In our current era of ‘new media,’ where everyone has a blog, including journalists and non-journalists, and some blogs get equal if not bigger audiences as mainstream media, the line between journalism and non-journalistic opinion is blurring. When I teach media relations, I usually say that journalists are subject to a code of ethics, and accountable to their editors and publishers, whereas bloggers are generally accountable only to their readers, so if people will read what they write, they can say what they want. In PR, we too have a code of ethics, although one need not subscribe to it if one is not a member of a PR association, which you don’t have to be in order to do communications. And now that we all have a forum (online) to publish opinions, it can be hard to tell if a writer is subject to one of these sets of rules or not.
So it’s perhaps not surprising that sometimes a conflict comes to light, where a journalist is accused of playing both sides of the fence. Even if it’s only the appearance of conflict, there is a public expectation of neutrality from mainstream media that seems to call for a higher standard of ethics. As with the situation where a PR agency tried to pay journalists working at mainstream media outlets to write favourable blog posts about a client, the ethical line isn’t always clear, but the public expectations on the ethics of mainstream journalism is clear.
Take the case of Amanda Lang, a business host on CBC TV, who was accused of being in conflict of interest on stories about RBC and the bank’s use of foreign workers because she has been paid by RBC to give speeches, and because her boyfriend is on the RBC board.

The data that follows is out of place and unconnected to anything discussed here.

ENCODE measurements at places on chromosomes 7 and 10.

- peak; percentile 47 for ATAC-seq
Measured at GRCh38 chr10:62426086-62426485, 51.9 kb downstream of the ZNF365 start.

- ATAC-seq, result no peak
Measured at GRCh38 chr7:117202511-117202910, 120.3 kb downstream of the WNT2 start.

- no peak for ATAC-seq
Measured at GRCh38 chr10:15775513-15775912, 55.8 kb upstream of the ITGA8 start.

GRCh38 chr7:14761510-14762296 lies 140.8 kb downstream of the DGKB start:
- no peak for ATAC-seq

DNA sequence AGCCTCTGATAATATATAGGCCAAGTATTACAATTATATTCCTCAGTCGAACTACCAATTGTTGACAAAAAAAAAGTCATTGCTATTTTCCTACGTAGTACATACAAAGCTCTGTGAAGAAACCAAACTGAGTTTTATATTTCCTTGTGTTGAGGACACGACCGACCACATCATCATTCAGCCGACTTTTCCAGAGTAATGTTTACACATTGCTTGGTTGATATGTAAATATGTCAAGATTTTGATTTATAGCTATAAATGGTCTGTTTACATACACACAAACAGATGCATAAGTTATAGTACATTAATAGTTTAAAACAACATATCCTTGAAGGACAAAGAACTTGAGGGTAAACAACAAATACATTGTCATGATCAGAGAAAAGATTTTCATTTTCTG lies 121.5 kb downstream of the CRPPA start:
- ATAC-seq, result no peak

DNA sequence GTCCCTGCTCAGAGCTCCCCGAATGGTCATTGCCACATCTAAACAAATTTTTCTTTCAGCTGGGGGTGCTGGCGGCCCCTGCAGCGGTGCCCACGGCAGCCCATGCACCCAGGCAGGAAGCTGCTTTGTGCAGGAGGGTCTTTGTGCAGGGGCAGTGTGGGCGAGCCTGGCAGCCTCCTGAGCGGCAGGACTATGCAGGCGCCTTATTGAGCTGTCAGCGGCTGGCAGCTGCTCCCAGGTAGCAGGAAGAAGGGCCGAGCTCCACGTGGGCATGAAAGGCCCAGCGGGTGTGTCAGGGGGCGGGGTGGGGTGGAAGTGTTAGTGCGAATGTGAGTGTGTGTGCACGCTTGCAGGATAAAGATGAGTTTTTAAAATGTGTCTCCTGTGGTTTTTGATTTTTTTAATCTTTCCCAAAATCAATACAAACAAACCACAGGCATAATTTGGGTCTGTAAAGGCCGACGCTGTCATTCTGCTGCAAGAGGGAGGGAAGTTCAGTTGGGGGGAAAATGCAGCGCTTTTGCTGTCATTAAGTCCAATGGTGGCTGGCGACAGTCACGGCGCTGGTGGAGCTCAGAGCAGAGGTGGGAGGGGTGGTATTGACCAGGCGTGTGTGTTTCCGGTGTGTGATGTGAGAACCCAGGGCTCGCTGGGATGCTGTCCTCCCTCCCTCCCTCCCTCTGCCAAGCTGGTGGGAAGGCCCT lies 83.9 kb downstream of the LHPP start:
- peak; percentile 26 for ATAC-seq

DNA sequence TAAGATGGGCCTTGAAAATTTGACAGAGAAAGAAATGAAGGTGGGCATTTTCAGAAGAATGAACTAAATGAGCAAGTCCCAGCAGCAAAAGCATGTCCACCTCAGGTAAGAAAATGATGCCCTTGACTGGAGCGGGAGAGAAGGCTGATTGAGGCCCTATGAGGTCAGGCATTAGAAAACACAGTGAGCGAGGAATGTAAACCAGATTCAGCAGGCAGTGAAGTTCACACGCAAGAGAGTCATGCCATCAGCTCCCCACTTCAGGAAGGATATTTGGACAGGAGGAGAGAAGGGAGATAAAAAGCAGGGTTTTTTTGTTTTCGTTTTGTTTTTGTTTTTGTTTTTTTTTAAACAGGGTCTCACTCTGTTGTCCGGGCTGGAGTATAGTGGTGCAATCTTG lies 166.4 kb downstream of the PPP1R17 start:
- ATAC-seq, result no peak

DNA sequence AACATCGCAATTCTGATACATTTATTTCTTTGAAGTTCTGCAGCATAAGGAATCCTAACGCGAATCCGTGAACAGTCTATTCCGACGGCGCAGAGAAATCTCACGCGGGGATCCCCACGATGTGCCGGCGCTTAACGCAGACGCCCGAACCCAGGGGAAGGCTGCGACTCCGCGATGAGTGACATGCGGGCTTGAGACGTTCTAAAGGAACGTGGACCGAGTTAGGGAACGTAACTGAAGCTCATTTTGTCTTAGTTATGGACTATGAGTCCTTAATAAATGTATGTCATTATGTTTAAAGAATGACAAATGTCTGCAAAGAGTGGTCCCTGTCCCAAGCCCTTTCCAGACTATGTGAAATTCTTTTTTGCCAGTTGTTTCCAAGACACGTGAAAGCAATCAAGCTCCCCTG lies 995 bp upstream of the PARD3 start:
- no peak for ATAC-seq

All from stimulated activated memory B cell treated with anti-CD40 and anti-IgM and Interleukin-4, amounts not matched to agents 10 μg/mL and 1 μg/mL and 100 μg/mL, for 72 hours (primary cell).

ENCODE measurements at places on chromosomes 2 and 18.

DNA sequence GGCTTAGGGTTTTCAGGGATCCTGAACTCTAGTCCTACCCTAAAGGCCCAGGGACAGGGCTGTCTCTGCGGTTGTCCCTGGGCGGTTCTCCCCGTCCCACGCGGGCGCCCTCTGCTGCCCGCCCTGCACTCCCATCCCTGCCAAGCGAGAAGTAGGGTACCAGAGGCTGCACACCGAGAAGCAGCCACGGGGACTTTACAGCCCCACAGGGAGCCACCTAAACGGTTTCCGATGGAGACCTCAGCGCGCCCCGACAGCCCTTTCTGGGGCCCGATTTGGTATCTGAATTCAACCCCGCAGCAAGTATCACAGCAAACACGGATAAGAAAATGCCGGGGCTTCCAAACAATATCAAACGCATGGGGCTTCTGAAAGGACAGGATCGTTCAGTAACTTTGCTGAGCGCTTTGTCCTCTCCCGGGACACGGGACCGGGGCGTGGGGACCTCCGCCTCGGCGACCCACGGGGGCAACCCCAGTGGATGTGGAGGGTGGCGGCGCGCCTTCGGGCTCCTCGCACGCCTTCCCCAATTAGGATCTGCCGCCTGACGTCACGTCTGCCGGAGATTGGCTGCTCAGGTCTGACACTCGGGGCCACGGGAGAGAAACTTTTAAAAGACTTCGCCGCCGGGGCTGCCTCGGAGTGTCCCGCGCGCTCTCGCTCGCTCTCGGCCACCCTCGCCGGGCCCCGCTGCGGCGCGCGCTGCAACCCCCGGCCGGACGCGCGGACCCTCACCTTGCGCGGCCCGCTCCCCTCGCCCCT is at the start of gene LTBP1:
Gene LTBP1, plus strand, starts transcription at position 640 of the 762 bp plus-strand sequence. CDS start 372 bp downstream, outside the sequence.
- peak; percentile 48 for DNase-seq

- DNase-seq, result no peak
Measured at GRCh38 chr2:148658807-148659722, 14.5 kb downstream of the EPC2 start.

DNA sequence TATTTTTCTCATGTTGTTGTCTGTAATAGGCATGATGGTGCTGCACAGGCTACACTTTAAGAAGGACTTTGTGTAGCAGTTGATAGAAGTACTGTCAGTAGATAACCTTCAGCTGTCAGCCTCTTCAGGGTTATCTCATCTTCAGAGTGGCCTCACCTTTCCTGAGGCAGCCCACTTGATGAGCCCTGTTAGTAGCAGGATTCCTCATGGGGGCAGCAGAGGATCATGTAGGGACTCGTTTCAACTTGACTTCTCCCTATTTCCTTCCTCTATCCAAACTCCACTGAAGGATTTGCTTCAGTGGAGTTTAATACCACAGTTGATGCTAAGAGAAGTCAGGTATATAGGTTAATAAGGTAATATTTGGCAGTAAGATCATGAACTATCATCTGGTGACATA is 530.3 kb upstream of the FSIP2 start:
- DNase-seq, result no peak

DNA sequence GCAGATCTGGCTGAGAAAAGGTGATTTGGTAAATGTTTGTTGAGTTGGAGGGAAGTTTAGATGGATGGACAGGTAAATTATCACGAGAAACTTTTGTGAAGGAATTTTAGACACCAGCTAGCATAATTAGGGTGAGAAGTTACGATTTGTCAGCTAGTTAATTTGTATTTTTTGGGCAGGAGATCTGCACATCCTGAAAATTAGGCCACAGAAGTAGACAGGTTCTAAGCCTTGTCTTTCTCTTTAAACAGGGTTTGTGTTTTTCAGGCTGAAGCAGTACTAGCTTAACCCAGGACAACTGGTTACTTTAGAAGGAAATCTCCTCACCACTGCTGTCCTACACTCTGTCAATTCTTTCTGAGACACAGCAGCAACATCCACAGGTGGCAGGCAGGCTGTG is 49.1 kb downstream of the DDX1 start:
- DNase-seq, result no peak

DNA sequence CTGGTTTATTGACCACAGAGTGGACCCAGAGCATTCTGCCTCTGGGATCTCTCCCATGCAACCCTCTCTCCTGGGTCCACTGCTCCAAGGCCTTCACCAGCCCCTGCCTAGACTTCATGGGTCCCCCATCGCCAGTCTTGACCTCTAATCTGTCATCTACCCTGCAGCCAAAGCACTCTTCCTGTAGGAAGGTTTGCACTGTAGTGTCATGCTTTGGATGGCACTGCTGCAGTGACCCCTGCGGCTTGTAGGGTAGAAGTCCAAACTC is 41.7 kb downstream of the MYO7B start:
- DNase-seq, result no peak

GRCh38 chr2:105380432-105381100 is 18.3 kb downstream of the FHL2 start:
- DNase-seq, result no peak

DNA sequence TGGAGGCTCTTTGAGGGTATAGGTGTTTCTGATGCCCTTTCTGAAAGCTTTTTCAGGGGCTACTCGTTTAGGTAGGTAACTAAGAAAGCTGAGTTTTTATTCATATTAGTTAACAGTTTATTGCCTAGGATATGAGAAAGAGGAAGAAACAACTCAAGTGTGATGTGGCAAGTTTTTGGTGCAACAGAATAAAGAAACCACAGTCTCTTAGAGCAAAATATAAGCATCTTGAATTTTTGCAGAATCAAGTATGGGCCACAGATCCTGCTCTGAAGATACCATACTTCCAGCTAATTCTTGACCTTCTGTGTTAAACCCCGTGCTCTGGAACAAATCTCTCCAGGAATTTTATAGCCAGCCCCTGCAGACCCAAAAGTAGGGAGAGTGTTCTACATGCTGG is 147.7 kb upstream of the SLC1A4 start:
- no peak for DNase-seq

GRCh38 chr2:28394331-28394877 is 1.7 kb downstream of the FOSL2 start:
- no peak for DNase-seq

Lang was accused of interfering in the reporting of a big CBC news story, both at the network and through an op-ed she wrote in the Globe and Mail. While her take on the RBC story was more pro-RBC than the position of the reporting team at CBC’s Go Public, the real accusation is that her take on the story resulted because she has been paid by RBC for speeches, and because she’s dating someone at the bank. As the Globe and Mail summed up:
“At issue is a series of allegations… – denied by Lang and the CBC – first, that Lang had a number of paid speaking engagements for a corporation whose representatives she later interviewed in a softball manner on CBC; second, that Lang attempted to diminish CBC’s coverage of the revelation that Royal Bank of Canada was laying off Canadians and replacing them with foreign workers; and, third, that her involvement in the story was tainted by both personal and professional connections to RBC.”
Lang defended her actions and CBC backed her up, but the appearance of conflict still hangs over her. No one comes out and says RBC paid her directly to influence CBC’s coverage of the bank, but since they sponsored some of her speeches, from which she benefit financially, the implication is that she did exactly that. And that taint still follows her. Google her name and the stories about the allegations of conflict are all over the first page of results. The Globe’s TV columnist called for her to resign.
“It’s time for Lang to get down off her high horse and go away. This is about the CBC’s reputation, not hers, which is already in tatters.”
The CBC took, and is still taking, flack for it’s defence of Lang. Part of the fallout for CBC, which is still facing public criticism of its handling of the Jian Ghomeshi situation, is that CBC has now banned its on-air journalists from accepting paid speaking gigs. At least now that’s clear, right?
Lang wrote another op-ed in the Globe to defend herself, and said:
“In retrospect, I see that I allowed this circumstance to develop, by assuming that my integrity would not be questioned if I accepted speaking fees from business associations and companies…I support CBC’s decision to change its policy, and I will no longer accept paid appearances, and in fact began refusing payment several weeks ago.”
So her thinking seems to have been that she knew she didn’t do anything wrong, so was shocked when anyone accused her of wrongdoing. Perhaps not her best approach at apologizing and regaining public trust.